Like a daydream, or a fever

My head is filled with words today, and half-formed thoughts, all jockeying for prime position so that I might latch onto them and investigate them further: lost, found, aphorism, Schadenfreude, the nature (and limits) of forgiveness, poetry as solace, recovery, guilt.

But I can't focus. I need to let myself be all over the place, because this seems like some bizarre treasure hunt of sorts, and I'm not sure where I'll find the next clue.

In no way is it easy to watch a friend suffer, even (or perhaps *especially*) if she's brought the suffering on herself. My instinct, countless hours of empathic listening training aside, is to make things better. But of course I can't do that here, because I'm neither the cause of nor the solution to the problem. So I do what I can--listen (and hear), take her out for wine, try not to let my own opinions and neuroses come too much into play.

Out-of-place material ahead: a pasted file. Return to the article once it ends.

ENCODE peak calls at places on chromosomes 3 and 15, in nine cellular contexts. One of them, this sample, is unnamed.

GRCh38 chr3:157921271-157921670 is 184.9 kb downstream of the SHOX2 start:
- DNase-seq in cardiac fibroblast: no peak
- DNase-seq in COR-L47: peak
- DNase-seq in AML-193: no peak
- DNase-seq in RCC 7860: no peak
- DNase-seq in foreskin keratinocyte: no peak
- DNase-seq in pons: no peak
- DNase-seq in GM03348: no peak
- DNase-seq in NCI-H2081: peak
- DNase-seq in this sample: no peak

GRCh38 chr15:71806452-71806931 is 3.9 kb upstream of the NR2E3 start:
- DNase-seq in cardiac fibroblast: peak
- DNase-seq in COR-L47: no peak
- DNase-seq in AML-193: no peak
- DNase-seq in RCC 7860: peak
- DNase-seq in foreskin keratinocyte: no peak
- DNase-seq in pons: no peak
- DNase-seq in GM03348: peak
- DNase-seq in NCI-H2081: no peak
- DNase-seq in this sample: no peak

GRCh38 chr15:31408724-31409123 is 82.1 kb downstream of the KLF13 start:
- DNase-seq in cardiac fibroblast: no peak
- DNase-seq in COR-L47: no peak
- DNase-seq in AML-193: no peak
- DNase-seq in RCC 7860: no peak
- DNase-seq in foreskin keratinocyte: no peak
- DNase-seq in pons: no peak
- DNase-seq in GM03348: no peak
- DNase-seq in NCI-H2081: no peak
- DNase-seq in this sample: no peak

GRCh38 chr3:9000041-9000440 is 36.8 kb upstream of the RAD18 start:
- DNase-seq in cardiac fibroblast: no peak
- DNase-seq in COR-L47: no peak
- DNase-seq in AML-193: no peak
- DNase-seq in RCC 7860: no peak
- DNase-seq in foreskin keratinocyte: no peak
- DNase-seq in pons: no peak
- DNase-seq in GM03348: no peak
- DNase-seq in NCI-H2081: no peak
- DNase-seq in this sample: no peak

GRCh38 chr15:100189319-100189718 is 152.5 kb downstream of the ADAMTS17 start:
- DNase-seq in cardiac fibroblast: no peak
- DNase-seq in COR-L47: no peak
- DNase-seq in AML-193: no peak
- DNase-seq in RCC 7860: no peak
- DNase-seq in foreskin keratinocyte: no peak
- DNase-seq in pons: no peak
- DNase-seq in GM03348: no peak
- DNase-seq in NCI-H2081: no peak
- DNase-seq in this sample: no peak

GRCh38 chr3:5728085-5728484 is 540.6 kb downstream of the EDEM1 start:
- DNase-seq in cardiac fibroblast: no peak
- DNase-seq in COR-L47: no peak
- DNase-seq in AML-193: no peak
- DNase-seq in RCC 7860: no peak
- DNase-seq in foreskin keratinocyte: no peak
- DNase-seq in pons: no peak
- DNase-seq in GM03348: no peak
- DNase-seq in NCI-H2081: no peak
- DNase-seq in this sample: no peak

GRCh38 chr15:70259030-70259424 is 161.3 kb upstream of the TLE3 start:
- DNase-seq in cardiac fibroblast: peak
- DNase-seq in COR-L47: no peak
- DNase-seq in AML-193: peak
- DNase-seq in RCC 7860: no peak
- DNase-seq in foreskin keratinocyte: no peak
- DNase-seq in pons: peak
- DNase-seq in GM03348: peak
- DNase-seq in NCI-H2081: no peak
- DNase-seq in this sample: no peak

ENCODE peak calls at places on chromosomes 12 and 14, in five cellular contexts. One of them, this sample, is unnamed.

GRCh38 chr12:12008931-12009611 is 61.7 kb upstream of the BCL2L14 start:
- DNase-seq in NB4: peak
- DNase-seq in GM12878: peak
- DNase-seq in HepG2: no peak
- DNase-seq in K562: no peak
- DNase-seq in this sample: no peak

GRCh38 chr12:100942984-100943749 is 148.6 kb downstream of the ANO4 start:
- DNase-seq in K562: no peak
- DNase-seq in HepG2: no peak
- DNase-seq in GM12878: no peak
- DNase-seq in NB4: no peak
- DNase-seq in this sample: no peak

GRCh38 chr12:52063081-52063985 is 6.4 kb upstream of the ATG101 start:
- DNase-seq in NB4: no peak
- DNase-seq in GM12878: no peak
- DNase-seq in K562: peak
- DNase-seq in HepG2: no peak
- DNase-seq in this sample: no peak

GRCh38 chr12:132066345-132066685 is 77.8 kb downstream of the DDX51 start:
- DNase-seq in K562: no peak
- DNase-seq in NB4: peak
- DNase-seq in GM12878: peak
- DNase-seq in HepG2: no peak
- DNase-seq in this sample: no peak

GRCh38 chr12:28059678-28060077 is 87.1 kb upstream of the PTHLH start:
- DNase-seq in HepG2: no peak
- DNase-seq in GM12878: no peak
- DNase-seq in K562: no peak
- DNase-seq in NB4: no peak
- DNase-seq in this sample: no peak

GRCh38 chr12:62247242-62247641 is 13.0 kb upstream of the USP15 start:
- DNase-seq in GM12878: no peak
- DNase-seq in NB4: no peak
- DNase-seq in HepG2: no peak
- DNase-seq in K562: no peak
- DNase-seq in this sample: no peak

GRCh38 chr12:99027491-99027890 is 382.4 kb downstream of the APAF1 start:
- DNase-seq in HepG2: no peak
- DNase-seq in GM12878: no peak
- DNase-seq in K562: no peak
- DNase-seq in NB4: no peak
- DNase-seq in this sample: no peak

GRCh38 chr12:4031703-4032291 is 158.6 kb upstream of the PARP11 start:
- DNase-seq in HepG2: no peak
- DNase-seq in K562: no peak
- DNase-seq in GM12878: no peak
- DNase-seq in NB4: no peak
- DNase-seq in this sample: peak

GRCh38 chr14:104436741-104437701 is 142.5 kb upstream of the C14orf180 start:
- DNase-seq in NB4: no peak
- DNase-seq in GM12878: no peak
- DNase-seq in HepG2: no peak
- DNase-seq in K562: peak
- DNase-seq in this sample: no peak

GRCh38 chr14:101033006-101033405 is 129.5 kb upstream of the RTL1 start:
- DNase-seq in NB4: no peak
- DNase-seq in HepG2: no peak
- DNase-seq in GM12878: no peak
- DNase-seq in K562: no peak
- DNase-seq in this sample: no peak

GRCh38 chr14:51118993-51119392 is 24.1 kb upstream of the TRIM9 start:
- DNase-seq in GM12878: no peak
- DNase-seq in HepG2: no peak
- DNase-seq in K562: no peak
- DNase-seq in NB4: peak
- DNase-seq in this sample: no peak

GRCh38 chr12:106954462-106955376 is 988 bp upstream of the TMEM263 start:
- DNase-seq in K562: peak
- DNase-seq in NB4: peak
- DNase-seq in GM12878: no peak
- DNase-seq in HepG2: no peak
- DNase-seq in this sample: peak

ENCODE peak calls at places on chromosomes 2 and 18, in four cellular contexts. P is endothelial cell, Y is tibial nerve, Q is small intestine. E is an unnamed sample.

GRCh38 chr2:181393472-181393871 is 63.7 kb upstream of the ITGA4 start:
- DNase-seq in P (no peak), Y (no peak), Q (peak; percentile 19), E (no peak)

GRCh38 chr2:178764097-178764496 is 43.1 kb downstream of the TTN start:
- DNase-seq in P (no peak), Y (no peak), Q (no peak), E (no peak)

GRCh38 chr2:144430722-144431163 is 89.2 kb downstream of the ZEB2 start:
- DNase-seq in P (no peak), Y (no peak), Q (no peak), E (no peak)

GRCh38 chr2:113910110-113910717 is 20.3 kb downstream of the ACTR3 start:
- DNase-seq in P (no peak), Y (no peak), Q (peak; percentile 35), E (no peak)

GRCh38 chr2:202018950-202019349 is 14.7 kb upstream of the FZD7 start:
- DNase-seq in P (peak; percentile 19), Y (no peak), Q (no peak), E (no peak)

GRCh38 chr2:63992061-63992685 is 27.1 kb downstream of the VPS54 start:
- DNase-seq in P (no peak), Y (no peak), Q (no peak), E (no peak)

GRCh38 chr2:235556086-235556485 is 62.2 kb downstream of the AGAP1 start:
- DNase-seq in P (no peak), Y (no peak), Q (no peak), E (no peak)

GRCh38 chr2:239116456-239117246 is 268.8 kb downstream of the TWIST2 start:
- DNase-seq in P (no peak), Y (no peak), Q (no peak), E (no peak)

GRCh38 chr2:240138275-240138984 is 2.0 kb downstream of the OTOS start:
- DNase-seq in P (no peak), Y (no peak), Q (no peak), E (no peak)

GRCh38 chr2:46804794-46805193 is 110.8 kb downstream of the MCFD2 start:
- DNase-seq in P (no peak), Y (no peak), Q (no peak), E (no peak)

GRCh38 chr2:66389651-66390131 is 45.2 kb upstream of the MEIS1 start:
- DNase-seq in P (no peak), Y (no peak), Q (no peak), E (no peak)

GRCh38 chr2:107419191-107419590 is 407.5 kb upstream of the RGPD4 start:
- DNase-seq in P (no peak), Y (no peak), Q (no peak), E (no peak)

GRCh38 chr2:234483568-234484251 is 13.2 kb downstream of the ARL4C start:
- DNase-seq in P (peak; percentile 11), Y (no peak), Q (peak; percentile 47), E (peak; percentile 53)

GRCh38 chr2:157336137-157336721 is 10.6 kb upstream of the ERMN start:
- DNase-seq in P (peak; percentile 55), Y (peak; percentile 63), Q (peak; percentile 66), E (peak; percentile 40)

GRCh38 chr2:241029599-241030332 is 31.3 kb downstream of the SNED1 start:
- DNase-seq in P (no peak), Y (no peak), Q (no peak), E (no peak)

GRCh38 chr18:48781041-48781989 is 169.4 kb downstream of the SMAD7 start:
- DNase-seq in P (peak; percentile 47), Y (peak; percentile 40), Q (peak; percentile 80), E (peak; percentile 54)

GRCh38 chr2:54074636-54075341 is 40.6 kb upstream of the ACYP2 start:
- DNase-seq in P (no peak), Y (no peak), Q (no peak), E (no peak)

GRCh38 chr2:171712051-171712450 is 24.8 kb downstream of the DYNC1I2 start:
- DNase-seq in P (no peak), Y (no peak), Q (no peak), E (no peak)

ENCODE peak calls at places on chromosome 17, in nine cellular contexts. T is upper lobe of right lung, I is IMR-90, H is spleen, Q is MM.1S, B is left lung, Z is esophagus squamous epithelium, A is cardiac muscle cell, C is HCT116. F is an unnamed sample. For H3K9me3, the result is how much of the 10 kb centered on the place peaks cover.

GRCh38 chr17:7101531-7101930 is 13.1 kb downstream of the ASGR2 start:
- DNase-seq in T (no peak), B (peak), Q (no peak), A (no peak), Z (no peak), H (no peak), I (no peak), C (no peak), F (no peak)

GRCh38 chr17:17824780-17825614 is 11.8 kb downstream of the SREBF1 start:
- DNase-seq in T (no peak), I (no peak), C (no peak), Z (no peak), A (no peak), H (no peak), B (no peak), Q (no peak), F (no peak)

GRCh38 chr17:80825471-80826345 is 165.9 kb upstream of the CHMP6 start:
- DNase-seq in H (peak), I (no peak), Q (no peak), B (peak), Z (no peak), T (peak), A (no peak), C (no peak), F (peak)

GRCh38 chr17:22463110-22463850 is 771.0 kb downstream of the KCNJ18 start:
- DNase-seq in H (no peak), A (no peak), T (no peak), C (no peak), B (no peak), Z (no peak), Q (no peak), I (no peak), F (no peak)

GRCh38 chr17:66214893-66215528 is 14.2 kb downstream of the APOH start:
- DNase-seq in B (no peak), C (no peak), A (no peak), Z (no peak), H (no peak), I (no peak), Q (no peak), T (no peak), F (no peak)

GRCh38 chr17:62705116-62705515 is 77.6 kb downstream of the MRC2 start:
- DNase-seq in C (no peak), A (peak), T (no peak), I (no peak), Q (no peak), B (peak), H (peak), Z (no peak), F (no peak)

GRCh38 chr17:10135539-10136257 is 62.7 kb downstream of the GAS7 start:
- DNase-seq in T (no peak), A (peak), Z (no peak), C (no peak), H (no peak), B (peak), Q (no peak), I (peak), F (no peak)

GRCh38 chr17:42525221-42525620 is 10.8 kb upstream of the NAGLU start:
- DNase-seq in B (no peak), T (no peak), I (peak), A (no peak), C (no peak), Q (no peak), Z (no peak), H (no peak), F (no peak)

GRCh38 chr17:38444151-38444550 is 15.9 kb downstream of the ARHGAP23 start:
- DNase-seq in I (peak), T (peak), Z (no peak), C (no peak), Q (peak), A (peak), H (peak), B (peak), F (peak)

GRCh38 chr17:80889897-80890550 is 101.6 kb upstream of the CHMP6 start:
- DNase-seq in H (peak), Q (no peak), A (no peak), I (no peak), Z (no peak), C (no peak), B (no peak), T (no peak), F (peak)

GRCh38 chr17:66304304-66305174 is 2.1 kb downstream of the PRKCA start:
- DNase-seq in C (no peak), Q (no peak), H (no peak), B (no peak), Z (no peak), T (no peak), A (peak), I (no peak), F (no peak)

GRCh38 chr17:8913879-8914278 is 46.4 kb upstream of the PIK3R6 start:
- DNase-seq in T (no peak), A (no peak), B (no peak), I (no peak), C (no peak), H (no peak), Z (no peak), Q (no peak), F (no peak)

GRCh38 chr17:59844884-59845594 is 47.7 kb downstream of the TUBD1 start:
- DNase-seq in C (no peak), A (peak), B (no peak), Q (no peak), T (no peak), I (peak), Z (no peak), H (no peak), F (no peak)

There's a saying, often attributed to the Dalai Lama (although really, who knows) that when you lose, you should not lose the lesson. I don't think Val is in any danger of losing the lesson here. And although I'm not the one who has lost (knock on wood), I'd still like to believe there's something for me to learn from all of this as well.

I guess when the walls that have been surrounding your life as you know it start to crack and crumble, you can do one of two things: either stand there in the midst of the rubble and rue what you've lost, or step beyond the mess for a while, over those broken walls, and see what's there.

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